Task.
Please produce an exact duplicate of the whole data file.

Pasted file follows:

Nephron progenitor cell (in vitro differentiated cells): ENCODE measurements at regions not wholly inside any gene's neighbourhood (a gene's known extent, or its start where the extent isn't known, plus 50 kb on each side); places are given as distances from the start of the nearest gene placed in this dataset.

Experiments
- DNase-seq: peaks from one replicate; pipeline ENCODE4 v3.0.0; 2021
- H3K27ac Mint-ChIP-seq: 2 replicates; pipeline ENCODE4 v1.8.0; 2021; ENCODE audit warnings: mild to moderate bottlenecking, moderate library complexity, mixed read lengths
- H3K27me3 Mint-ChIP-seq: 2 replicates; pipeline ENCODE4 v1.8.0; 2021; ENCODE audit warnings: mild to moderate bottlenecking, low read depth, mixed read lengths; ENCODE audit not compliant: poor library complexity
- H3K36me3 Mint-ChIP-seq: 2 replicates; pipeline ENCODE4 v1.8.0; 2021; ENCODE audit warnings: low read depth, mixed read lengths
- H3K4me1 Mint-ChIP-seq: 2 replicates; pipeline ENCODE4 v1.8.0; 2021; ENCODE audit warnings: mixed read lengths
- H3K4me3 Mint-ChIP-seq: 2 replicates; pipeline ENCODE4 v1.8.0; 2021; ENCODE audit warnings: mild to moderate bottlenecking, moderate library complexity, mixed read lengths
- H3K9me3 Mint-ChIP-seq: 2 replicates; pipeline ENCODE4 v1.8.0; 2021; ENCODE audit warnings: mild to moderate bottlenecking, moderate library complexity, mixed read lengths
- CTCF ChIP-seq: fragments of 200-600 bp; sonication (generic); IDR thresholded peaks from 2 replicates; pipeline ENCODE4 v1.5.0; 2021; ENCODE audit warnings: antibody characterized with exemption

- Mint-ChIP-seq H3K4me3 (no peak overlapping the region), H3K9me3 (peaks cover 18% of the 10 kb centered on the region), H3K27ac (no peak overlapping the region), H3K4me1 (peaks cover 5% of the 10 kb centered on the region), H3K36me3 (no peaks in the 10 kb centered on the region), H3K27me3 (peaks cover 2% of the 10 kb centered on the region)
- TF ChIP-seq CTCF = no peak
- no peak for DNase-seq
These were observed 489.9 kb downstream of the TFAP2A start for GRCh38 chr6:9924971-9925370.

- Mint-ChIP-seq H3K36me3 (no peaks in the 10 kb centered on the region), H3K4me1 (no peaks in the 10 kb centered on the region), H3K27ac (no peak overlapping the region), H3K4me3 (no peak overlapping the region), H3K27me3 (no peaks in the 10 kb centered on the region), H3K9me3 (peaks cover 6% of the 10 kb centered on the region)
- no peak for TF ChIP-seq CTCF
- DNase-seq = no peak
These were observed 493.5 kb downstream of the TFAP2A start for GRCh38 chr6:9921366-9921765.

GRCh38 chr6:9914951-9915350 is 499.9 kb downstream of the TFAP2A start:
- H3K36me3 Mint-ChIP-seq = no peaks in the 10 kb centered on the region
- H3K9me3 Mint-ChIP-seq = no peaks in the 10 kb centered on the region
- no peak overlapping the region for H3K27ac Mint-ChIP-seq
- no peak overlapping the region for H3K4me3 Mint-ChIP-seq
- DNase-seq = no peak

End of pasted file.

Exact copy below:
Nephron progenitor cell (in vitro differentiated cells): ENCODE measurements at regions not wholly inside any gene's neighbourhood (a gene's known extent, or its start where the extent isn't known, plus 50 kb on each side); places are given as distances from the start of the nearest gene placed in this dataset.

Experiments
- DNase-seq: peaks from one replicate; pipeline ENCODE4 v3.0.0; 2021
- H3K27ac Mint-ChIP-seq: 2 replicates; pipeline ENCODE4 v1.8.0; 2021; ENCODE audit warnings: mild to moderate bottlenecking, moderate library complexity, mixed read lengths
- H3K27me3 Mint-ChIP-seq: 2 replicates; pipeline ENCODE4 v1.8.0; 2021; ENCODE audit warnings: mild to moderate bottlenecking, low read depth, mixed read lengths; ENCODE audit not compliant: poor library complexity
- H3K36me3 Mint-ChIP-seq: 2 replicates; pipeline ENCODE4 v1.8.0; 2021; ENCODE audit warnings: low read depth, mixed read lengths
- H3K4me1 Mint-ChIP-seq: 2 replicates; pipeline ENCODE4 v1.8.0; 2021; ENCODE audit warnings: mixed read lengths
- H3K4me3 Mint-ChIP-seq: 2 replicates; pipeline ENCODE4 v1.8.0; 2021; ENCODE audit warnings: mild to moderate bottlenecking, moderate library complexity, mixed read lengths
- H3K9me3 Mint-ChIP-seq: 2 replicates; pipeline ENCODE4 v1.8.0; 2021; ENCODE audit warnings: mild to moderate bottlenecking, moderate library complexity, mixed read lengths
- CTCF ChIP-seq: fragments of 200-600 bp; sonication (generic); IDR thresholded peaks from 2 replicates; pipeline ENCODE4 v1.5.0; 2021; ENCODE audit warnings: antibody characterized with exemption

- Mint-ChIP-seq H3K4me3 (no peak overlapping the region), H3K9me3 (peaks cover 18% of the 10 kb centered on the region), H3K27ac (no peak overlapping the region), H3K4me1 (peaks cover 5% of the 10 kb centered on the region), H3K36me3 (no peaks in the 10 kb centered on the region), H3K27me3 (peaks cover 2% of the 10 kb centered on the region)
- TF ChIP-seq CTCF = no peak
- no peak for DNase-seq
These were observed 489.9 kb downstream of the TFAP2A start for GRCh38 chr6:9924971-9925370.

- Mint-ChIP-seq H3K36me3 (no peaks in the 10 kb centered on the region), H3K4me1 (no peaks in the 10 kb centered on the region), H3K27ac (no peak overlapping the region), H3K4me3 (no peak overlapping the region), H3K27me3 (no peaks in the 10 kb centered on the region), H3K9me3 (peaks cover 6% of the 10 kb centered on the region)
- no peak for TF ChIP-seq CTCF
- DNase-seq = no peak
These were observed 493.5 kb downstream of the TFAP2A start for GRCh38 chr6:9921366-9921765.

GRCh38 chr6:9914951-9915350 is 499.9 kb downstream of the TFAP2A start:
- H3K36me3 Mint-ChIP-seq = no peaks in the 10 kb centered on the region
- H3K9me3 Mint-ChIP-seq = no peaks in the 10 kb centered on the region
- no peak overlapping the region for H3K27ac Mint-ChIP-seq
- no peak overlapping the region for H3K4me3 Mint-ChIP-seq
- DNase-seq = no peak